The lead article this issue is about the universality of Shakespeare's typology of genres. The second article is about the pleasures of entertainment (and even of art). The third article considers four theories of foreign policy as they apply to Iraq. The last article is a response by Harold Wenglinsky (definately a relation: my son) to an article in the last issue: "Religious Credulity". His title "Religious Reasoning" shows where he stands.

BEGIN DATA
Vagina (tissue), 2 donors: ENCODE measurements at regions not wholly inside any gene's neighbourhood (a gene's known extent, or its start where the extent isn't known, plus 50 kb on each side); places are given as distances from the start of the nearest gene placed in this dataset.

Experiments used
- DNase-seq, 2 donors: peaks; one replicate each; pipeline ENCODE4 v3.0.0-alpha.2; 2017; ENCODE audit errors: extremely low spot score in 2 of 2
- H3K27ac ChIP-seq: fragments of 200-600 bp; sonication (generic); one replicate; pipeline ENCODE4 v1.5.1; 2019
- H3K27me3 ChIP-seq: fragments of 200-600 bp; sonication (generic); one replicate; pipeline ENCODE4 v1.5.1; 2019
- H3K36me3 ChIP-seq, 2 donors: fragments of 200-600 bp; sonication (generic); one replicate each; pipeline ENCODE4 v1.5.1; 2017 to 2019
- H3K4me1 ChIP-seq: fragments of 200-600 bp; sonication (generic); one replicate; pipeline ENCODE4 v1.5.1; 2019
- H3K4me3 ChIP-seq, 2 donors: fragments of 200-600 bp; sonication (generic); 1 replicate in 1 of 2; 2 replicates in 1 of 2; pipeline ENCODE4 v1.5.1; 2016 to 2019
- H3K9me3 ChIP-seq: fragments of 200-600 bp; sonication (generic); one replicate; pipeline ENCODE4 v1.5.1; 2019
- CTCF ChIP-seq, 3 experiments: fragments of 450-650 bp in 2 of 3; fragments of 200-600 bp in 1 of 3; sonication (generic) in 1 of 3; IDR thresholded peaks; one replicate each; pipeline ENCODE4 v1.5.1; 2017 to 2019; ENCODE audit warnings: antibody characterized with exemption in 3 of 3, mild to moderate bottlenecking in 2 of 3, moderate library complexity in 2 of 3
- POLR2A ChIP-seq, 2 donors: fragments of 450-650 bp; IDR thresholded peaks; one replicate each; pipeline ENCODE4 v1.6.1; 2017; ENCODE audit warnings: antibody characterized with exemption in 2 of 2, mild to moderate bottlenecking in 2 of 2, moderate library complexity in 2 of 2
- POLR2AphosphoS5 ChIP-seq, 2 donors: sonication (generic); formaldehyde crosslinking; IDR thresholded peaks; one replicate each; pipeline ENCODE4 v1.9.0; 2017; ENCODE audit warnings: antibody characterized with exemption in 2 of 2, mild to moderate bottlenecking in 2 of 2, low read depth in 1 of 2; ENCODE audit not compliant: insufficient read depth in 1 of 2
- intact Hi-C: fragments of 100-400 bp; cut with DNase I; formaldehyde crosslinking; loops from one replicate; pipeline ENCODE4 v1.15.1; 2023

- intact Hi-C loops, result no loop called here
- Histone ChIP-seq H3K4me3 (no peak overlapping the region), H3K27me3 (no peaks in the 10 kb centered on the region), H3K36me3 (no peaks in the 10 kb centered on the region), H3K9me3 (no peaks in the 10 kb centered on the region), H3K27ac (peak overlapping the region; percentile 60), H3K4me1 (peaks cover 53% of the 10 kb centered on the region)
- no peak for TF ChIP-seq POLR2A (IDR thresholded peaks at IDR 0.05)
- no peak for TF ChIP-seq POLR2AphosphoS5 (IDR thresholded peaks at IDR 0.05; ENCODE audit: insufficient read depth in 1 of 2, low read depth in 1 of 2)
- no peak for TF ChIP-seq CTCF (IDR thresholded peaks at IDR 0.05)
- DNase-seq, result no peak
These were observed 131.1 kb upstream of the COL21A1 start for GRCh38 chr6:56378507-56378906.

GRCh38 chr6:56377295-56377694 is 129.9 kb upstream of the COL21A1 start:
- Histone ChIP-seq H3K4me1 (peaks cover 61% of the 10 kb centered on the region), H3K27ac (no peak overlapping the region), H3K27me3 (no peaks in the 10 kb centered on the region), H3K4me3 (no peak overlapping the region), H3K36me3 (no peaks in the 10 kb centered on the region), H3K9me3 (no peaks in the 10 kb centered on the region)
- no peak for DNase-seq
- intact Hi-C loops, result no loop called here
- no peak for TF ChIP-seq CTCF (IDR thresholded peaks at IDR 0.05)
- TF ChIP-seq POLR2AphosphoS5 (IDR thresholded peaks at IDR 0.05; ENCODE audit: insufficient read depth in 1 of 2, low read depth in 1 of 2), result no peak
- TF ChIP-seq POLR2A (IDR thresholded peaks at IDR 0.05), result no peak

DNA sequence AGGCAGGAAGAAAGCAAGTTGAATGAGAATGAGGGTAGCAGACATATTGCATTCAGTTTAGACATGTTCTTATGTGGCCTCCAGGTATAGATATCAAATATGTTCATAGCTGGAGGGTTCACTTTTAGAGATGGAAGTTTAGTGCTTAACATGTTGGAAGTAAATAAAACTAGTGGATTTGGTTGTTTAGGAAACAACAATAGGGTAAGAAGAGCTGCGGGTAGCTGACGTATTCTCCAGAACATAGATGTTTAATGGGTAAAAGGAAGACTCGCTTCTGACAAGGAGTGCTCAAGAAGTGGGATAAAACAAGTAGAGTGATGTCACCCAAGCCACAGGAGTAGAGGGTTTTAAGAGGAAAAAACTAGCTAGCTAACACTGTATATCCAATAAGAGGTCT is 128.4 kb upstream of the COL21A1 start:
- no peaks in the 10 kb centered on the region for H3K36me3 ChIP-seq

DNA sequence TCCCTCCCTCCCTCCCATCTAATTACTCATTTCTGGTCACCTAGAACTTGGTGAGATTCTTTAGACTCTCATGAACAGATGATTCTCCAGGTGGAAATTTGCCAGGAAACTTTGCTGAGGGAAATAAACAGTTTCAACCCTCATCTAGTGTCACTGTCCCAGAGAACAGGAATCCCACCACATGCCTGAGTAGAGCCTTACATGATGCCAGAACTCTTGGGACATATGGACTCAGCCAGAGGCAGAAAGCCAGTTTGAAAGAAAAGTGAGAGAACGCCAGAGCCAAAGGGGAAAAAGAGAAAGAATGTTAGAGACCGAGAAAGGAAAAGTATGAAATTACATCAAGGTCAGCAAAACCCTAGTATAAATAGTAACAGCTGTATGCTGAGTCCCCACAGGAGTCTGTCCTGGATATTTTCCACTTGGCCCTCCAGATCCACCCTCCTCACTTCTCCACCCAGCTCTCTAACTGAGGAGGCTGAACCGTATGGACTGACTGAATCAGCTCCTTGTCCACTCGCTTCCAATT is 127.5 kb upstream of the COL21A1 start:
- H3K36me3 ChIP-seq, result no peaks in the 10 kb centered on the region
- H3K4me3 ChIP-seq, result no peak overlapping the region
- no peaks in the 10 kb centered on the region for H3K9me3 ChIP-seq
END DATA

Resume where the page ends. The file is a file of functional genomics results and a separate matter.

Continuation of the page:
The purpose of this e-journal is to use in tandem the techniques of literary criticism and social structural analysis to illuminate American politics and the various institutions in American society and sometimes matters more global, like religion or war, by turning an eye on the events and objects and performances that are considered art and entertainment, those defined broadly enough to include whatever is covered in newspapers and other media. Another concern is to pick up the texture of social life, both in the United States and in general, through the analysis of those events, objects and performances that are to be found in everyday life.